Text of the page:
By Matt Schmitz on August 6, 2014
We'll get right to the point, as time is of the essence in this fast-paced new world of connected cars and cybersecurity anxiety: You may be driving one of the "Most Hackable" cars as designated by researchers. On Wednesday, Twitter security engineer Charlie Miller and Christopher Valasek, director of Security Intelligence at computer security firm IOActive, presented a study at the 2014 Black Hat USA security conference in Las Vegas, identifying popular car models they determined to be the vehicles most vulnerable to a remote cyber-attack.
The top three Most Hackable vehicles are:1. 2014 Jeep Cherokee
On the other end of the cybersecurity spectrum are the top three Least Hackable vehicles, which are:
Miller and Valasek clarified that they had not actually hacked into the vehicles themselves, but instead assessed broad criteria for vulnerabilities to help establish a generalized, objective set of measures by which consumers could compare the exploitability of one vehicle over another, Reuters reported. The researchers said the vehicles themselves may be quite secure in practice, despite their high "hackability" rating.
"Automotive security concerns have gone from the fringe to the mainstream with security researchers showing the susceptibility of modern vehicles to local and remote attacks," the Black Hat conference website states in its introduction to Miller and Valasek's presentation. "A malicious attacker leveraging a remote vulnerability could do anything from enabling a microphone for eavesdropping to turning the steering wheel to disabling the brakes."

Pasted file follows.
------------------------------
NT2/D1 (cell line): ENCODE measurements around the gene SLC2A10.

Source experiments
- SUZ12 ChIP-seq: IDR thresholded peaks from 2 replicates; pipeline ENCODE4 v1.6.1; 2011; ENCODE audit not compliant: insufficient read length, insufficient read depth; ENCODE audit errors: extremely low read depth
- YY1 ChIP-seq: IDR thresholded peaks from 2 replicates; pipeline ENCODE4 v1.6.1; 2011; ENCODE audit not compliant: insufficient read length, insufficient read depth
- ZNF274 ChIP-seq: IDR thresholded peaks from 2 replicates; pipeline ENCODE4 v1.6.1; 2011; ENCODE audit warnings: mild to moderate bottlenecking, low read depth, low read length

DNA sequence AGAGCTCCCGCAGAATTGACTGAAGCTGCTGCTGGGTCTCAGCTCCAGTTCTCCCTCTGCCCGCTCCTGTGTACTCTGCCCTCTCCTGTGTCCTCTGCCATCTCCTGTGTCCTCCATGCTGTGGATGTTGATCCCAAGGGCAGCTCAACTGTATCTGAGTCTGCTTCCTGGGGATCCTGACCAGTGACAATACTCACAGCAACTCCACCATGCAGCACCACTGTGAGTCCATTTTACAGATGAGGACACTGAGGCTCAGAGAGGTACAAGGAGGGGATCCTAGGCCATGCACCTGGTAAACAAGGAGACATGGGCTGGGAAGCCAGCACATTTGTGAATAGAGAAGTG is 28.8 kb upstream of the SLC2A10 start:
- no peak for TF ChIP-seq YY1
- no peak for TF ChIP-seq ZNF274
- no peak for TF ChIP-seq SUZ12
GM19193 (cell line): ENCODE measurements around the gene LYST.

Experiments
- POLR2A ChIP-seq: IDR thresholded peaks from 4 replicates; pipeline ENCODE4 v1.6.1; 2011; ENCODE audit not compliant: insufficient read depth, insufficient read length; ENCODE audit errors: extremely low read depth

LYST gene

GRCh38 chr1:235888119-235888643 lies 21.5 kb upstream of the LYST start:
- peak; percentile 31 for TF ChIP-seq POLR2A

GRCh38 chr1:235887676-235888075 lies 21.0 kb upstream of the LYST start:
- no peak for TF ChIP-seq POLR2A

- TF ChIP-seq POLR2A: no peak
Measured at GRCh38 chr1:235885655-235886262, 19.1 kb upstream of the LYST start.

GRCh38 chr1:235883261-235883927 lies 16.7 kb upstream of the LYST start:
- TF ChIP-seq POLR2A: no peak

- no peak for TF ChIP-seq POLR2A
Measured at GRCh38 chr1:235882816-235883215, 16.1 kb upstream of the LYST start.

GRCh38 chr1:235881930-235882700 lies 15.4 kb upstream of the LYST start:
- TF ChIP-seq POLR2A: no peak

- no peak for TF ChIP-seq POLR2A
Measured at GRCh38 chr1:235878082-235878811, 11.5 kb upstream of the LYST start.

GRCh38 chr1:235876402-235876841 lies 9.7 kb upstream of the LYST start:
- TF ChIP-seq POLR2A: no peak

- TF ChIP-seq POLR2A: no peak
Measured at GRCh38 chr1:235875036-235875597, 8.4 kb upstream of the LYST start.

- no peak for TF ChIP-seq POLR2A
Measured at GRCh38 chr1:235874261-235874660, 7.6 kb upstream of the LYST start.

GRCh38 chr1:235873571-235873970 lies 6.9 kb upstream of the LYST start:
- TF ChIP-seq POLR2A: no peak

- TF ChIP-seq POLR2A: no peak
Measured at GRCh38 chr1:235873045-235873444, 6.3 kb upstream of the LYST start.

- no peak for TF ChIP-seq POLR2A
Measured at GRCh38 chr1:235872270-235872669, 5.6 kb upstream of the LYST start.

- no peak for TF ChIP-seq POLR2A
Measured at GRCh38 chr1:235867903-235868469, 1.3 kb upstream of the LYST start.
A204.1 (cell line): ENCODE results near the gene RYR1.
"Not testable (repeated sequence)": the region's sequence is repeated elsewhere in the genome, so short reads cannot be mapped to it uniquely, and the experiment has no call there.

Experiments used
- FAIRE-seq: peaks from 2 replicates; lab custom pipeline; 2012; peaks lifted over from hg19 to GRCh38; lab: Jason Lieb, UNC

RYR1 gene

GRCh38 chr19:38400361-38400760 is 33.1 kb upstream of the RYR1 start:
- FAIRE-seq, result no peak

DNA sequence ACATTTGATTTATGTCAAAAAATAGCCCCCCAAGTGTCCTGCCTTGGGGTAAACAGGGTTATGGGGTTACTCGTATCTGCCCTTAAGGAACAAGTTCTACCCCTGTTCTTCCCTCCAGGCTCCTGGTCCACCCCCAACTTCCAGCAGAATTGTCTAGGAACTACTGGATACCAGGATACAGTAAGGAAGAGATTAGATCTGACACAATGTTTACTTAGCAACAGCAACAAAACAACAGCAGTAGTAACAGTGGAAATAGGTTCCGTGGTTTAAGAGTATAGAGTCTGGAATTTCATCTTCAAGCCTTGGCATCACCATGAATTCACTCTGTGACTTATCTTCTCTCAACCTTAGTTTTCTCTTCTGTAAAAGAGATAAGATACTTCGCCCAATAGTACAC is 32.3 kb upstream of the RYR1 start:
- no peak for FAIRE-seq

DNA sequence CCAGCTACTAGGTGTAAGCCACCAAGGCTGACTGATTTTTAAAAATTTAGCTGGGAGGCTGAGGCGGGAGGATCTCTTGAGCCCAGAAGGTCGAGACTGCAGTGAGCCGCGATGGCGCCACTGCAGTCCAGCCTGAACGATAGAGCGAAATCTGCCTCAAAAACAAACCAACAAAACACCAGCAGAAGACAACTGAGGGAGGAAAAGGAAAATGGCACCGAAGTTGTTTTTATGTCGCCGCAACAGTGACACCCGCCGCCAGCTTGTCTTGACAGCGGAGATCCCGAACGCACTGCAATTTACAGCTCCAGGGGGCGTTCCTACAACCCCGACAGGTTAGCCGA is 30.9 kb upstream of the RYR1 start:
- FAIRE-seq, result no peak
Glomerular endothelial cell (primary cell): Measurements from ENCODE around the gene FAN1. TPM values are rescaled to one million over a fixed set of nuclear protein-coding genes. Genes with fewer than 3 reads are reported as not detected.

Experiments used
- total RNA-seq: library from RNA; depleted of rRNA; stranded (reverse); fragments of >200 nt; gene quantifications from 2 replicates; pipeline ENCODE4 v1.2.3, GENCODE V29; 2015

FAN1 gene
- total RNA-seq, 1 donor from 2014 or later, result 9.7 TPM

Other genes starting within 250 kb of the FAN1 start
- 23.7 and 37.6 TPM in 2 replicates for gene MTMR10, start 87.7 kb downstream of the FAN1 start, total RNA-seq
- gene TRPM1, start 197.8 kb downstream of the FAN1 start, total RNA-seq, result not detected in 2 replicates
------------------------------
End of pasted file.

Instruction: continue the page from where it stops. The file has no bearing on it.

The purpose of the car-hacking report, the site states, was to examine the security networks of a large number of automakers and develop a basis for comparing individual models' vulnerability, the state of automotive security and how attacks can be prevented in the future. The study examined three stages of an automotive cyber-attack — including an attacker gaining remote access to an internal automotive network, sending messages to the "cyber-physical" vehicle components and making the vehicle perform an unsafe action — and how easily each would be to perform on a given model.
According to a Reuters report, both Chrysler and Nissan – manufacturers of Jeep and Infiniti, respectively — are looking into the "Most Hackable" report and what could be done to improve. Cadillac parent, GM, did not immediately comment, the news agency reported.
Cars.com photo by Evan Sears
News Editor Matt Schmitz is a veteran Chicago journalist indulging his curiosity for all things auto while helping to inform car shoppers. Email Matt